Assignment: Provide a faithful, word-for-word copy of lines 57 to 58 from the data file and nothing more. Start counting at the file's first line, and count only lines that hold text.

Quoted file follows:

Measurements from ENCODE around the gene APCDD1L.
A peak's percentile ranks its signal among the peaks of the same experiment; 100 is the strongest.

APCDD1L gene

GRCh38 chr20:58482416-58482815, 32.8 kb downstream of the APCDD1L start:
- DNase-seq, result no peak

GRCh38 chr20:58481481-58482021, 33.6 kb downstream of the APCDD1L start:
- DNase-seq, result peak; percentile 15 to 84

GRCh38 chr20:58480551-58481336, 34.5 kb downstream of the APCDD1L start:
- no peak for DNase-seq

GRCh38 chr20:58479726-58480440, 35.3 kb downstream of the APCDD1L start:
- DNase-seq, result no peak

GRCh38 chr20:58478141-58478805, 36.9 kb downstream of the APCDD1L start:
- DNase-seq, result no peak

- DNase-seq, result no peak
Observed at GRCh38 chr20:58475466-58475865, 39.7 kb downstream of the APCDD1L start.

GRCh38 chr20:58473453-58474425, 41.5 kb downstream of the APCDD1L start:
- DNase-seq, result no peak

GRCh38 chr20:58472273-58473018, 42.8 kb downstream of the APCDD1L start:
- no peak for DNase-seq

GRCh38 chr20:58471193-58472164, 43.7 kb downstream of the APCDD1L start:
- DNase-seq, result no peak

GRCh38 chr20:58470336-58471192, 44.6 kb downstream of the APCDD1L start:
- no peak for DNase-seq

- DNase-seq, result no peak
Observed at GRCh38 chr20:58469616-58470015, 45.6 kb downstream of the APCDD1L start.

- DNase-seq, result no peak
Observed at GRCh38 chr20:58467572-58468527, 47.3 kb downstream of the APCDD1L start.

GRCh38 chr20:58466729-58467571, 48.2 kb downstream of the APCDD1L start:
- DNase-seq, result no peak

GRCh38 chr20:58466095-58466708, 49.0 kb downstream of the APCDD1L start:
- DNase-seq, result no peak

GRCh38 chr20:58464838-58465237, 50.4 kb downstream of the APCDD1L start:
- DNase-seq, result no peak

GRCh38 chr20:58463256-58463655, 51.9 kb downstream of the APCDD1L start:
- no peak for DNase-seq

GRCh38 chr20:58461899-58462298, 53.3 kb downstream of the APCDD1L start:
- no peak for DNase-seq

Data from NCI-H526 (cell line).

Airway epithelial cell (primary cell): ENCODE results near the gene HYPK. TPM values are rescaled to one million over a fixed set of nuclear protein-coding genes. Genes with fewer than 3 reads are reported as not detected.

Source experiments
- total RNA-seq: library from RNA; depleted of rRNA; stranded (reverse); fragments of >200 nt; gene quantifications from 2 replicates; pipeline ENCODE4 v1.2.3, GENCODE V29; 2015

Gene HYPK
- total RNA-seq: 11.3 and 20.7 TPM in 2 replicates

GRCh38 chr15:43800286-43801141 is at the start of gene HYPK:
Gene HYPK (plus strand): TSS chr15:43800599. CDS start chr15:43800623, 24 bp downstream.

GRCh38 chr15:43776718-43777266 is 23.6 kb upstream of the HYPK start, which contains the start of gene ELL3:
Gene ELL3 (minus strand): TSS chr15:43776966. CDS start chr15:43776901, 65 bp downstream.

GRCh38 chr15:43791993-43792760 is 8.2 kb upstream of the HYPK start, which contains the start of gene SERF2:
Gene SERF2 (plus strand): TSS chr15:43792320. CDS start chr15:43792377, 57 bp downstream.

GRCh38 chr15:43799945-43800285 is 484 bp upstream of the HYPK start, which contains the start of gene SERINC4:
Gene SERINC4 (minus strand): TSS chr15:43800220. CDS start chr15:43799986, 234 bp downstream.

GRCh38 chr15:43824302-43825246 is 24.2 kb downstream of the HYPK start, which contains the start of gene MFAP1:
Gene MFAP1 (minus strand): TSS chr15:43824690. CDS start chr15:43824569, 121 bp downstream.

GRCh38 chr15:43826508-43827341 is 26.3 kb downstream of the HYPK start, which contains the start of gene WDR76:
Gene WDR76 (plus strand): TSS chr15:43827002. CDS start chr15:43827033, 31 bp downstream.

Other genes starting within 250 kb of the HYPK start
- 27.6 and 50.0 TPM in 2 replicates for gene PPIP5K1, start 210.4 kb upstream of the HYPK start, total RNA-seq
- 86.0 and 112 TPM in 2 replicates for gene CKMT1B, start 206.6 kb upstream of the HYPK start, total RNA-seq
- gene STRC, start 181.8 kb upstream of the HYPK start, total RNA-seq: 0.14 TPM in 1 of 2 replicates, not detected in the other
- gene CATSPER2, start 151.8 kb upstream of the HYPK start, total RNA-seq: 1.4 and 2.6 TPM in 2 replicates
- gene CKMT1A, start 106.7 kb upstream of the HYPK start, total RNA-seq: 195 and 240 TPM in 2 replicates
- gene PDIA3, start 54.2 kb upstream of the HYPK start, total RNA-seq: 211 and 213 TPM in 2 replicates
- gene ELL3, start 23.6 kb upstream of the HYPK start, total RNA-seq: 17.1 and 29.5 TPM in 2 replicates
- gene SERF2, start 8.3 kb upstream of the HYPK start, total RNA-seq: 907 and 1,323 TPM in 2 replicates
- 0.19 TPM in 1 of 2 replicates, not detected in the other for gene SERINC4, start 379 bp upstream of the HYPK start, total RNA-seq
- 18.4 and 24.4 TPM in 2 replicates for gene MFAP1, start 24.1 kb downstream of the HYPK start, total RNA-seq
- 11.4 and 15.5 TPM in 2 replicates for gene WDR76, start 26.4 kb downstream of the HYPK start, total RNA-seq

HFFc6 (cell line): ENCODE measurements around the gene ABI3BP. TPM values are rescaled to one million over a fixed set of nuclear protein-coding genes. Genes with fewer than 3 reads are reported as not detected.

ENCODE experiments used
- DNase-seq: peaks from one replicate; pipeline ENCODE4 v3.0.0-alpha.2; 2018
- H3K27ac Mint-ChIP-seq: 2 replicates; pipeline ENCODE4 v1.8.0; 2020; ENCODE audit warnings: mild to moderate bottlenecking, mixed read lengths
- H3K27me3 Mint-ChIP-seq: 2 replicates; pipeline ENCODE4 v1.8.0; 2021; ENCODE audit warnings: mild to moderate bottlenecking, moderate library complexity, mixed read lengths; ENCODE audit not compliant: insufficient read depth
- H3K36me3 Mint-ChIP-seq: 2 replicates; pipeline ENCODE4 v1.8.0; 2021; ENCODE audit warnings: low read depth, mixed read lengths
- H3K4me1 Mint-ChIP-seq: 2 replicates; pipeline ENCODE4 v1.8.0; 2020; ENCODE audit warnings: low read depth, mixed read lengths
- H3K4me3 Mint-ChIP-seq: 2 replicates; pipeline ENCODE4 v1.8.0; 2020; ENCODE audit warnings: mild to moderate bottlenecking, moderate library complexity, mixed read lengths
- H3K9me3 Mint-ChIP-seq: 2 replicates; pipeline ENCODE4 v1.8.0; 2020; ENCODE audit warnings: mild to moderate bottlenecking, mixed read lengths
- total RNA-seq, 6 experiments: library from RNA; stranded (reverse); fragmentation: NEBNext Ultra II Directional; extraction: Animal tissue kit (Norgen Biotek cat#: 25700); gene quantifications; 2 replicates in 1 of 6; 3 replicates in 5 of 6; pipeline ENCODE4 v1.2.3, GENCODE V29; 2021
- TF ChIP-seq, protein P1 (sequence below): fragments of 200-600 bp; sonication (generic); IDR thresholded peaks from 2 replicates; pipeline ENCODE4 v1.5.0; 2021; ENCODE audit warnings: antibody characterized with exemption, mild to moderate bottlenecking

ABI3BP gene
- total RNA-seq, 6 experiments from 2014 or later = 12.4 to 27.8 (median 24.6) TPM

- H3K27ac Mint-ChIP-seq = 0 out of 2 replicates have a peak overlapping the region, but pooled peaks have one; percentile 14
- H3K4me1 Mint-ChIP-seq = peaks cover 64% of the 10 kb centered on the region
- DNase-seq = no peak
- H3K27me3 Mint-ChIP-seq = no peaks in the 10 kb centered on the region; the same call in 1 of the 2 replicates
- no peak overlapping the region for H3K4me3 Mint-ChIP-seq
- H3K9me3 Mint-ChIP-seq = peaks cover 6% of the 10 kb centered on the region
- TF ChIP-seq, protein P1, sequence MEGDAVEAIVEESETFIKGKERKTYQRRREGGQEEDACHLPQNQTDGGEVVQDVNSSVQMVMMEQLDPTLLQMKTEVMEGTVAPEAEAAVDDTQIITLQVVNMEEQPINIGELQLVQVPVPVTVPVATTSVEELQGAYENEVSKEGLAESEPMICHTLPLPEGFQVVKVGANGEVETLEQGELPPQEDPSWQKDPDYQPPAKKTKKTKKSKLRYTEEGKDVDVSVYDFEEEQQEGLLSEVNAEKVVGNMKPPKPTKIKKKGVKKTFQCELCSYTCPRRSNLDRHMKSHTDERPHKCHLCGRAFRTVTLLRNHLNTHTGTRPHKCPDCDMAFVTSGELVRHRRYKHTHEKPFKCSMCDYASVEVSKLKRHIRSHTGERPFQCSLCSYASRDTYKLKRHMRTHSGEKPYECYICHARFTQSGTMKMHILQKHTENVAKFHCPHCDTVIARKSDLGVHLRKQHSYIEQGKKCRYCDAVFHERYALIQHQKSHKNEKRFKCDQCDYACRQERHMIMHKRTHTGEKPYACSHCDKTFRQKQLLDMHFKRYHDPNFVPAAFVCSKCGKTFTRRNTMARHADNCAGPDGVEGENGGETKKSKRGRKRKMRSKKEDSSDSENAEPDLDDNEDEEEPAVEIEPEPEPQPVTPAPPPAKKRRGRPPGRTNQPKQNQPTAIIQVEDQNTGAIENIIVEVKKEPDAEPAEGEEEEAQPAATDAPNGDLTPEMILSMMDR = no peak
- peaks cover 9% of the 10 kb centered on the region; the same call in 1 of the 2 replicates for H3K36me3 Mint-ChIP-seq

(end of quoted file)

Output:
- 27.6 and 50.0 TPM in 2 replicates for gene PPIP5K1, start 210.4 kb upstream of the HYPK start, total RNA-seq
- 86.0 and 112 TPM in 2 replicates for gene CKMT1B, start 206.6 kb upstream of the HYPK start, total RNA-seq